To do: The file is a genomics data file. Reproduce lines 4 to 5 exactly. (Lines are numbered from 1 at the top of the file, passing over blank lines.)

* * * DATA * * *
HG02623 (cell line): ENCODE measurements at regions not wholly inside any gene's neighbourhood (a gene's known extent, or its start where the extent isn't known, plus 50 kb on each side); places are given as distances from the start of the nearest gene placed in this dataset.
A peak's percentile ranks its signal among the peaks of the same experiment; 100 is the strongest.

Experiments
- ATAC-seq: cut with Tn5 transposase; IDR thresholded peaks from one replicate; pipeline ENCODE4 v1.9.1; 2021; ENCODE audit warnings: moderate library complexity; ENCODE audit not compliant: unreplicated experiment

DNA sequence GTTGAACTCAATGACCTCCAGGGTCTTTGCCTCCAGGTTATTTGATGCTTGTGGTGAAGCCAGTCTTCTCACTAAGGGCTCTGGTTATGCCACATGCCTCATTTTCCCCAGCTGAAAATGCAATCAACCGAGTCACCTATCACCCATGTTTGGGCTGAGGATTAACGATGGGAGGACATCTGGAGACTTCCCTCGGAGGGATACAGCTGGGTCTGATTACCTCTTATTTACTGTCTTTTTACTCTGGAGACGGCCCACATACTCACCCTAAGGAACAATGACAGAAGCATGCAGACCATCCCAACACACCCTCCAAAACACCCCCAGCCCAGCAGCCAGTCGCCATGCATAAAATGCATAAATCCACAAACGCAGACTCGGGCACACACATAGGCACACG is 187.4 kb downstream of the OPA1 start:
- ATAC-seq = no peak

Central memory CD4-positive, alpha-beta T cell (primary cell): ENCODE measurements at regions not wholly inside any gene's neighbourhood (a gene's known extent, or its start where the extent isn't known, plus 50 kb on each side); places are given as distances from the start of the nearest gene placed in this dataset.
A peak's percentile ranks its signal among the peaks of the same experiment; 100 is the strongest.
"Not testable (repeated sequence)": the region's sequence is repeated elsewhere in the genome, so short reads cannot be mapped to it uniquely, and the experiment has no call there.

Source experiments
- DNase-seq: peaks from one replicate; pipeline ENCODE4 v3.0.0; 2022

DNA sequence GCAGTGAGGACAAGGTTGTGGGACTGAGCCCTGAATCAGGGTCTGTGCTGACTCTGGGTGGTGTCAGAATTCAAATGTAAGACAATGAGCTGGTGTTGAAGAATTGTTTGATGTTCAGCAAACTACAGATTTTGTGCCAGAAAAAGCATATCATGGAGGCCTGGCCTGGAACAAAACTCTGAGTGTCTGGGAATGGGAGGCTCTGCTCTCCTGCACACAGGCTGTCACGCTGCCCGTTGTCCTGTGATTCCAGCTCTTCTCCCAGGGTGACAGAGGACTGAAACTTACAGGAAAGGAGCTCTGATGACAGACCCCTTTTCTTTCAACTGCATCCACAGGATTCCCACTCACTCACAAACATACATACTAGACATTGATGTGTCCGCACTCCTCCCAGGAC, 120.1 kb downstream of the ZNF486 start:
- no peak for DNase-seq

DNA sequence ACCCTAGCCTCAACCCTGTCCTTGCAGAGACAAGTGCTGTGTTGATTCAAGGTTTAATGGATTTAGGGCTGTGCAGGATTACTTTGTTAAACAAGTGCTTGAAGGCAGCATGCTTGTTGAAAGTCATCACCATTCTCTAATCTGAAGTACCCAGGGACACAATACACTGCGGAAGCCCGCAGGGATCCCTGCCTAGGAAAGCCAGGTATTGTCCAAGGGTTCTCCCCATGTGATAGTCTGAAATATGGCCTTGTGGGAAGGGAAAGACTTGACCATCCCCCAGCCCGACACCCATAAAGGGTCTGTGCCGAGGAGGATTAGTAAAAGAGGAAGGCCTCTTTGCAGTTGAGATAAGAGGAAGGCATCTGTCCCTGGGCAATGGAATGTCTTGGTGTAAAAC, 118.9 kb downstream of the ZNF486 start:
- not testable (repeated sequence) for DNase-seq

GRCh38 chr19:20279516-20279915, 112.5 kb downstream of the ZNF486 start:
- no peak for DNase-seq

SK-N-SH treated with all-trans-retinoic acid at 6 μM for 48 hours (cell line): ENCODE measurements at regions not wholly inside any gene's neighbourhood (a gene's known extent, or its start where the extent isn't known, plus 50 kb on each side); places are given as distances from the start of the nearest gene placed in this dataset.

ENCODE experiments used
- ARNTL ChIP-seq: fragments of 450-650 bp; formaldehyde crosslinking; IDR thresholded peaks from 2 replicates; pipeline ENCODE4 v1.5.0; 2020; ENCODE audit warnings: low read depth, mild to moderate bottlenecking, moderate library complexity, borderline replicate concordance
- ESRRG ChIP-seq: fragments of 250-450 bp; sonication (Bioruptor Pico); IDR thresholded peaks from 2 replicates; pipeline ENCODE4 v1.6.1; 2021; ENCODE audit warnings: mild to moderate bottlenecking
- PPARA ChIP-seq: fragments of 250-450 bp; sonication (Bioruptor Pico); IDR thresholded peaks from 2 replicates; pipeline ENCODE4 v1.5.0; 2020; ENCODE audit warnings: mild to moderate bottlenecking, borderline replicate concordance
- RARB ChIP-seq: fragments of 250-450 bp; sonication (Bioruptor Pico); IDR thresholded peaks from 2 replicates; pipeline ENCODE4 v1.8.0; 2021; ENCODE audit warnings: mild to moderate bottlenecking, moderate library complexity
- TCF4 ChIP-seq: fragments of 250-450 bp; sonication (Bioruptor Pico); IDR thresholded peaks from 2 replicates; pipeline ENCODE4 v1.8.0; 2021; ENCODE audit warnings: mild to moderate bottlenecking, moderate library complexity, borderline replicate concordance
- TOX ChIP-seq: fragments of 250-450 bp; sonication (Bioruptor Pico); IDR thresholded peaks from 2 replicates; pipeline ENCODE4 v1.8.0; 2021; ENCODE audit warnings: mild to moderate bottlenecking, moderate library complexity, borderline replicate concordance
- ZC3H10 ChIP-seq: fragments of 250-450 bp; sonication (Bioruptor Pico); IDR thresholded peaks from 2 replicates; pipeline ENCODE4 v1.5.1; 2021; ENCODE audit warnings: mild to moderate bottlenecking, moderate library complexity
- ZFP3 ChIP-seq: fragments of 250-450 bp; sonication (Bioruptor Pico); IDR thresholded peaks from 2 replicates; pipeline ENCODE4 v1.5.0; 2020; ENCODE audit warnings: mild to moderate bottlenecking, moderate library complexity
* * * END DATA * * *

- ATAC-seq: cut with Tn5 transposase; IDR thresholded peaks from one replicate; pipeline ENCODE4 v1.9.1; 2021; ENCODE audit warnings: moderate library complexity; ENCODE audit not compliant: unreplicated experiment

DNA sequence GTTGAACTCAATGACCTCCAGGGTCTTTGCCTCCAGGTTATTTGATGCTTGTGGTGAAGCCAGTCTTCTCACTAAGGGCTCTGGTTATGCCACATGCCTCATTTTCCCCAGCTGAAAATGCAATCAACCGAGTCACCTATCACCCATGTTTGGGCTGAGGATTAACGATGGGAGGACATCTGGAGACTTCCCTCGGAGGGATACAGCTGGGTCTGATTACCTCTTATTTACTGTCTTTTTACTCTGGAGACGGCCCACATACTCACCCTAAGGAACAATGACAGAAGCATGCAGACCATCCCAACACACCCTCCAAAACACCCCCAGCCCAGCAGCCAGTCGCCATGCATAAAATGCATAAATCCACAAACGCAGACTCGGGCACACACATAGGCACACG is 187.4 kb downstream of the OPA1 start: